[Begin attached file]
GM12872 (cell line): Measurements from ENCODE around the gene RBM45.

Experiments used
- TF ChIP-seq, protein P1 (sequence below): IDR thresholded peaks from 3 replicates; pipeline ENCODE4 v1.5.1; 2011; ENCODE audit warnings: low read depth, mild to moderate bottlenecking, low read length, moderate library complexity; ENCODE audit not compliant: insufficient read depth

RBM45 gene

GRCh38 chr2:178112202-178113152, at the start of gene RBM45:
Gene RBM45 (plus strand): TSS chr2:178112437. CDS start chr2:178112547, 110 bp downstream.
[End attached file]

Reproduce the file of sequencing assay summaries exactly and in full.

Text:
GM12872 (cell line): Measurements from ENCODE around the gene RBM45.

Experiments used
- TF ChIP-seq, protein P1 (sequence below): IDR thresholded peaks from 3 replicates; pipeline ENCODE4 v1.5.1; 2011; ENCODE audit warnings: low read depth, mild to moderate bottlenecking, low read length, moderate library complexity; ENCODE audit not compliant: insufficient read depth

RBM45 gene

GRCh38 chr2:178112202-178113152, at the start of gene RBM45:
Gene RBM45 (plus strand): TSS chr2:178112437. CDS start chr2:178112547, 110 bp downstream.